New analysis of Beethoven’s hair reveals possible cause of mysterious ailments, scientists say

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High levels of lead detected in authenticated locks of Ludwig van Beethoven’s hair suggest that the composer had lead poisoning, which may have contributed to ailments he endured over the course of his life, including deafness, according to new research.

In addition to hearing loss, the famed classical composer had recurring gastrointestinal complaints throughout his life, experienced two attacks of jaundice and faced severe liver disease.

It is believed that Beethoven died from liver and kidney disease at age 56. But the process of understanding what caused his many health problems has been a much more complicated puzzle, one that even Beethoven himself hoped doctors could eventually solve.

The composer expressed his wish that his ailments be studied and shared so “as far as possible at least the world will be reconciled to me after my death.”

An international team of researchers set out nearly a decade ago to partially fulfill Beethoven’s wish by studying locks of his hair. Using DNA analysis, the team determined which ones truly belonged to the composer and which were fraudulent, and sequenced Beethoven’s genome by analyzing his authenticated locks.

The findings, published in a March 2023 report, revealed that Beethoven had significant genetic risk factors for liver disease and a hepatitis B infection before his death. But the results didn’t provide any insights into the underlying causes of his deafness, which began in his 20s, or his gastrointestinal issues.

Beethoven’s genome was made publicly available, inviting researchers around the world to investigate lingering questions about Beethoven’s health.

Meanwhile, scientists continue to figuratively go over the authenticated locks of Beethoven’s hair with a fine-tooth comb, teasing out surprising insights.

In addition to high concentrations of lead, the latest findings showed arsenic and mercury that remain trapped in the composer’s strands nearly 200 years after his death, according to a new letter published Monday in the journal Clinical Chemistry. And the insights could provide new windows not only into understanding Beethoven’s chronic health ailments, but the complicated nuances of his life as a composer.

A tangled web reveals lead

Christian Reiter, now the retired deputy director of the Center of Forensic Medicine at the Medical University of Vienna, had previously studied the Hiller Lock, a sample of hair long attributed to Beethoven. He authored and published a 2007 paper after determining there were high levels of lead in the hair, and suggested the lead may have contributed to the composer’s deafness, and potentially his death.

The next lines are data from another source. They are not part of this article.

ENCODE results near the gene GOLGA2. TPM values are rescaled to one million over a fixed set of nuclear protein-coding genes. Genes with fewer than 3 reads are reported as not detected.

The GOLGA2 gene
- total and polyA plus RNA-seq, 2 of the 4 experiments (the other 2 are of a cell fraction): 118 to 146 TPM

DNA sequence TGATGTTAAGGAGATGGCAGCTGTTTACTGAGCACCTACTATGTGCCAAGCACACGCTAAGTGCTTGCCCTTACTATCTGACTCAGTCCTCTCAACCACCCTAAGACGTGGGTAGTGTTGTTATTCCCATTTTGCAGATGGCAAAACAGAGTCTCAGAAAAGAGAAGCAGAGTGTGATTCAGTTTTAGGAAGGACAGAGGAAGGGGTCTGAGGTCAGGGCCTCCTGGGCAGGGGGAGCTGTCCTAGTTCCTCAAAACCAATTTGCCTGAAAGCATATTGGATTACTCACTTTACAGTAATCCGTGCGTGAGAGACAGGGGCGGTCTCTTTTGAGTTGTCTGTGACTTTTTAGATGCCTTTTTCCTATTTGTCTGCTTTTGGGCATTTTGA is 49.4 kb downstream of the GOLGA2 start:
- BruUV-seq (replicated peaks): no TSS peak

In a twist, the 2023 genomic sequencing study uncovered that the Hiller Lock did not belong to Beethoven, and it was actually a hair sample from a woman. But at the time the researchers did not test Beethoven’s newly authenticated hair samples for lead.

So the question remained: Did Beethoven have lead poisoning?

A separate research team used two different methods to search for evidence of lead in two authenticated locks of Beethoven’s hair: the Bermann lock, estimated to have been cut between late 1820 and March 1827, and the Halm-Thayer lock, which Beethoven hand-delivered to pianist Anton Halm in April 1826.

It was very common during Beethoven’s lifetime for people to collect and keep locks of hair from loved ones or famous people, said William Meredith, Beethoven scholar and study coauthor of the 2023 genomic analysis and the latest study.

The newer research detected incredibly high levels of lead in both samples: 64 times the expected level in the Bermann Lock, and 95 times the expected level in the Halm-Thayer lock.

“These levels are considered as lead poisoning,” said lead study author Nader Rifai, professor of pathology at Harvard Medical School and director of clinical chemistry at Boston Children’s Hospital. “If you walk into any emergency room in the United States with these levels, you will be admitted immediately and you will undergo chellation therapy.”

Diagnosing Beethoven

Elevated lead levels such as those detected in Beethoven’s hair “are commonly associated with gastrointestinal and renal ailments and decreased hearing but are not considered high enough to be the sole cause of death,” the study authors wrote. Because the researchers don’t have hair samples from earlier in Beethoven’s life, it’s impossible to understand when the lead poisoning started, Meredith said.

The study authors do not believe the lead poisoning was solely responsible for Beethoven’s death or deafness. But he experienced symptoms of lead poisoning throughout his life, including hearing loss, muscle cramps and renal abnormalities, Rifai said.